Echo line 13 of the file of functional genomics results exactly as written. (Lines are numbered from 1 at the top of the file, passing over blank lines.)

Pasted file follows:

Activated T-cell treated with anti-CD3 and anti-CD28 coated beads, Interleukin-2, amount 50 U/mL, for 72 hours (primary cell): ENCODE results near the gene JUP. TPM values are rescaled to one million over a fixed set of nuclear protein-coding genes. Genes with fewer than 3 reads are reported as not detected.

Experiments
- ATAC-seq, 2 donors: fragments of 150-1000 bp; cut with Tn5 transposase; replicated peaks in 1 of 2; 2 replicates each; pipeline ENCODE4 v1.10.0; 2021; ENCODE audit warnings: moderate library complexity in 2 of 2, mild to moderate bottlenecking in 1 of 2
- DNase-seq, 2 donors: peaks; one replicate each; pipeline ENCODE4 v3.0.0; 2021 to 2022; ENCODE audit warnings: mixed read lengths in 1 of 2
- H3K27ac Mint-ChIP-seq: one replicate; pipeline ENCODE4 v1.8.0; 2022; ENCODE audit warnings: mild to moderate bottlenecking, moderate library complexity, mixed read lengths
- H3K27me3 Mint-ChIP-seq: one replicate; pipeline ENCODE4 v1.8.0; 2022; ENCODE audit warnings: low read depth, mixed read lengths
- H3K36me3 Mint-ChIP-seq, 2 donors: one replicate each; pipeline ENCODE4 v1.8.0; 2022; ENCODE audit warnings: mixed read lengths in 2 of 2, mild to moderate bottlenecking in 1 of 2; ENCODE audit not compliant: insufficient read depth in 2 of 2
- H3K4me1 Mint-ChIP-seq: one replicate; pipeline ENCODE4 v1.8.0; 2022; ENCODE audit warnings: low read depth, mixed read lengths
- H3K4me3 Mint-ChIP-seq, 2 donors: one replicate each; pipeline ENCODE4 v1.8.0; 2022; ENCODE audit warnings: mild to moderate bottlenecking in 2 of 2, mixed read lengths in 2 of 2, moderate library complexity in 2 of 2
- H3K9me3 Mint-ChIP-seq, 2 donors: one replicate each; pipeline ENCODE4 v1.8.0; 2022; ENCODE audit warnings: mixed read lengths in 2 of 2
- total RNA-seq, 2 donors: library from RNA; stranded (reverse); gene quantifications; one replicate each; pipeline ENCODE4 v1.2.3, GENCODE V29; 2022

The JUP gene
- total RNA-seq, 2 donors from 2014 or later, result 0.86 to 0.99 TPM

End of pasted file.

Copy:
- total RNA-seq, 2 donors from 2014 or later, result 0.86 to 0.99 TPM